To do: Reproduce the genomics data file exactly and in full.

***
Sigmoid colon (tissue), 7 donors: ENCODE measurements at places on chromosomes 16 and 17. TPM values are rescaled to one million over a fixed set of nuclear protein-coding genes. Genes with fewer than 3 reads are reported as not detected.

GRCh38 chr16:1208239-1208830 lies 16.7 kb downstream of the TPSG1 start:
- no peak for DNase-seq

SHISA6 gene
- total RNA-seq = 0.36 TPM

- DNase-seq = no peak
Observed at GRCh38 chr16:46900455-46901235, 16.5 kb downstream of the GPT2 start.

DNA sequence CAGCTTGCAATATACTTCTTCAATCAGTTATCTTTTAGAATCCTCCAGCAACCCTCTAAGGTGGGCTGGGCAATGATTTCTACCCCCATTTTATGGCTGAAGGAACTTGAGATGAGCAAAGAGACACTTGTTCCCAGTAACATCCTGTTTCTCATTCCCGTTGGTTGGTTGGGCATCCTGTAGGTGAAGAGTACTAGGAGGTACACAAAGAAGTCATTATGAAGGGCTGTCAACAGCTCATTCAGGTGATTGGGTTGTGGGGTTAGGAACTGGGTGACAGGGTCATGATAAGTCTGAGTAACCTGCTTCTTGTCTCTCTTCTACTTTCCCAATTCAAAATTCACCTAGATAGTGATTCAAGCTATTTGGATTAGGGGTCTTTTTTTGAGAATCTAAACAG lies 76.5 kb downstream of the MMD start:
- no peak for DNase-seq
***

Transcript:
Sigmoid colon (tissue), 7 donors: ENCODE measurements at places on chromosomes 16 and 17. TPM values are rescaled to one million over a fixed set of nuclear protein-coding genes. Genes with fewer than 3 reads are reported as not detected.

GRCh38 chr16:1208239-1208830 lies 16.7 kb downstream of the TPSG1 start:
- no peak for DNase-seq

SHISA6 gene
- total RNA-seq = 0.36 TPM

- DNase-seq = no peak
Observed at GRCh38 chr16:46900455-46901235, 16.5 kb downstream of the GPT2 start.

DNA sequence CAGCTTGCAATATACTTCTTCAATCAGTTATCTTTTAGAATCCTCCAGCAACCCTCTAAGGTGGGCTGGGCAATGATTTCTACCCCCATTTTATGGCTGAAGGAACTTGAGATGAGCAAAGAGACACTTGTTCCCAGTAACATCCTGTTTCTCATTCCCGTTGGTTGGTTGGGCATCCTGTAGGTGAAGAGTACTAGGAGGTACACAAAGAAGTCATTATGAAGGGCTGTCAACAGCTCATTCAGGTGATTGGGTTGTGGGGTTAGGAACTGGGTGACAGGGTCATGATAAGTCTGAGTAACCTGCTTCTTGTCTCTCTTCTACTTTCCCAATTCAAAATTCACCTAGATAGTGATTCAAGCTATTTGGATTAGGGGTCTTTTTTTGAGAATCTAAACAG lies 76.5 kb downstream of the MMD start:
- no peak for DNase-seq